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Apr 04

Why are Young People Not Involved in Politics?

Why are Young People Not Involved in Politics?

J. A. Gedra

As editor of a newsletter with the moniker of New Voice For Politics, I am frequently asked why so few young people are interested in politics. Many elder statesman and political consultants are flabbergasted by the apparent apathy of “kids these days.” Both political parties desperately call out to the next generation, but few seem to be in a hurry to return the phone call.

A perfect example of their lack of political engagement can be observed through two particular political organizations, the Young Republicans and Young Democrats. These two groups that most people have never heard of are supposed to be the place where 18 – 40 year-olds go to dip their toes into the political pool and develop into the leaders of tomorrow. To be fair, some of these organizations are more active than others: in particular, Manhattan, Indianapolis, Atlanta, and a number of cities in California and Florida have very active Young Republican chapters. But in most cities, these organizations are so miniscule that one needs an electron microscope to find them.

A good case study is the Louisville Young Republicans. Louisville/Jefferson County Kentucky had a population of 741,096 people according to 2010 Federal Census. Between the ages of 20 to 34, there are 153,743 individuals. If only 1% of this age group were to be active in the Louisville Young Republicans, 1,537 people would attend meetings. While 1% of their target age group seems like a reasonable goal, the reality is something else completely. The actual number of members at their February 2014 meeting was 7. There were actually more guest speakers than members, which was a little awkward for all involved.

There are a number of factors to explain why this organization has dwindled. Poor leadership, under the chairmanship of Andrew Schachtner, lack of regular meetings, and not working with any political campaigns probably have contributed to the withering away of this organization, but these are not the main reason for this group’s demise. The main reason why this group has shrunk is the main reason why most political groups remain small and insignificant, a lack of fun. People have work and school obligations, family demands, and a number of other requirements that they must attend to throughout the week. At the end of the day, they do not wish to do more work. No one has ever said after a long day, “if only I could knock on doors of complete strangers in order to pass out political pamphlets; then my day would be complete.” What they want is to do something that is enjoyable.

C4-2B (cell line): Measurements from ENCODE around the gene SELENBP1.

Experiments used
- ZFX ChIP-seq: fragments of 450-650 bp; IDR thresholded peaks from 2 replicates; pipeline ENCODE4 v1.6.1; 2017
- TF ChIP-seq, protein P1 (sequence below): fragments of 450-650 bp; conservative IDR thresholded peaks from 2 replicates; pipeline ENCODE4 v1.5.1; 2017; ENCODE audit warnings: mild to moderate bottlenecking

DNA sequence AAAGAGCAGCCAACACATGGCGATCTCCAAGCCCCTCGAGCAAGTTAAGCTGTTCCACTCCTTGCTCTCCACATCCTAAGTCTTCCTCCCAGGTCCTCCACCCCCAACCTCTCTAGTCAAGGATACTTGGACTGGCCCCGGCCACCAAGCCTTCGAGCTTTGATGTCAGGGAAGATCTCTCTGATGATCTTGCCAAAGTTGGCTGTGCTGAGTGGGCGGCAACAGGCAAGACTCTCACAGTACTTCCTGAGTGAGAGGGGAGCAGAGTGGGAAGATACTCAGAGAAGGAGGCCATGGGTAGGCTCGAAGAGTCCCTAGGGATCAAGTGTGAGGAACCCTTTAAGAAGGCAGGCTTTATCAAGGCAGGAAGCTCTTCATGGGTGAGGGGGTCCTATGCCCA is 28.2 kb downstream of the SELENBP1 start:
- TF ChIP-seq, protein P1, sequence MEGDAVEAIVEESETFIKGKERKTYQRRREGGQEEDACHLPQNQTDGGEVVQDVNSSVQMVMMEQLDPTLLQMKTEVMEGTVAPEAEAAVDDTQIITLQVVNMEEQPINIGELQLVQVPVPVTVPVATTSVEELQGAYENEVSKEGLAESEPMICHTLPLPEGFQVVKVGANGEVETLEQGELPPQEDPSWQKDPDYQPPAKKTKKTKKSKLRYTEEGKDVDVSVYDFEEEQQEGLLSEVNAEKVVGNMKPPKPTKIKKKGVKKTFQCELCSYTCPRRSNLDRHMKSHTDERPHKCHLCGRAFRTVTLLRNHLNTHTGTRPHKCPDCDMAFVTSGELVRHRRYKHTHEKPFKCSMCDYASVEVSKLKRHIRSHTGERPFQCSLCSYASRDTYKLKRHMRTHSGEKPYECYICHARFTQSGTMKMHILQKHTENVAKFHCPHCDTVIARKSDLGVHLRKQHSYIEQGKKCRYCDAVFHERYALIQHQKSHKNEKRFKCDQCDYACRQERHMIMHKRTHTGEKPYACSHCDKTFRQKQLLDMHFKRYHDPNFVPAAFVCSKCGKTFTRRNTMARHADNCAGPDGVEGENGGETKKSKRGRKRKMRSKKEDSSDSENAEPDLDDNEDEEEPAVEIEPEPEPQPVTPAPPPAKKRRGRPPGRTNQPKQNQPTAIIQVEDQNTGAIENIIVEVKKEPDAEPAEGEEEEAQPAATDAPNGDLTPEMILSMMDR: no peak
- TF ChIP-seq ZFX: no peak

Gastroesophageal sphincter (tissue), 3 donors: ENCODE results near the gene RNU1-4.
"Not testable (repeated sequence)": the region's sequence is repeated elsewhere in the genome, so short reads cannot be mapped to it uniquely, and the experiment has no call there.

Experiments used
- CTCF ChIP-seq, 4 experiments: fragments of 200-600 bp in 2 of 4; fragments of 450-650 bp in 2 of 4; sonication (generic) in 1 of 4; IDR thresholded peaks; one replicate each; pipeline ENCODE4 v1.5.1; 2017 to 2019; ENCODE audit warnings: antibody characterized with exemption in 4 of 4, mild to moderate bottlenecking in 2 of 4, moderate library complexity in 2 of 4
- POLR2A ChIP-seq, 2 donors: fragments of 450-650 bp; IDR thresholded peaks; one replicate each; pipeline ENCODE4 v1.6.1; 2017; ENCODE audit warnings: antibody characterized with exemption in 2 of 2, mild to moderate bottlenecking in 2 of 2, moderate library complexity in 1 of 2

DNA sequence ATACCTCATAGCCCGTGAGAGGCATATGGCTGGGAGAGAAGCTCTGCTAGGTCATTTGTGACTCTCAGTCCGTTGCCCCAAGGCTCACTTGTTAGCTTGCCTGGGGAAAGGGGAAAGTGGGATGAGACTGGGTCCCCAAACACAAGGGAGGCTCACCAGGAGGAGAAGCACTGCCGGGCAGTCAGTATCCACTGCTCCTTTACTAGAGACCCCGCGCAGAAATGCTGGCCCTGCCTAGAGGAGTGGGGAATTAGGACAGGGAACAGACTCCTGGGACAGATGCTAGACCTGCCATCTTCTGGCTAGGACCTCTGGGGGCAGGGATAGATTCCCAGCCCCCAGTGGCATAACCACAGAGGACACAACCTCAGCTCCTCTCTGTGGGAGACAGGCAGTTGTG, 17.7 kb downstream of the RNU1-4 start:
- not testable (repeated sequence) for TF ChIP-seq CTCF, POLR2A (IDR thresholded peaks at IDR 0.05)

At this time, the Louisville Young Republicans are anything but fun. Chair Andrew Schachtner might as well be renamed Captain Buzzkill. Attend a Louisville Young Republicans meeting, and a person can directly observe the boredom. If a reader is unable to attend, one can achieve the same experience by painting a wall and watching it until it is no longer wet. But for those who can attend, be prepared and bring a pillow. The meeting starts with Andrew blabbering about something that most people could care less about, because it has little impact on anything that they care about. Most people cope by tuning him out and trying to come up with a suitable excuse to miss out on the next meeting. This is followed by a speech from some politician about some topic that is equally irrelevant to most of their lives. When the politician is finished, the gathering is over, people wake up those who have fallen asleep, and the group does nothing until the next fun filled meeting. It is simply shocking that more people do not come out for these lively extravaganzas.

Now, can every political activity be a fun filled party? Probably not; but some of them should be. When every group activity is boring, dull, and filled with drudgery, it should be no surprise that the only member left is the boring Chair, Andrew Schachtner.

If both political parties want to have people participate in their organizations, they need to make their events enjoyable. The current political meeting does not appeal to most people, let alone individuals in their 20s and 30s. Both political parties need to focus a little less on the political half of their name and more on the party aspect. If political leaders can bring fun into their organizations, they will start to bring in the next generation of voters.

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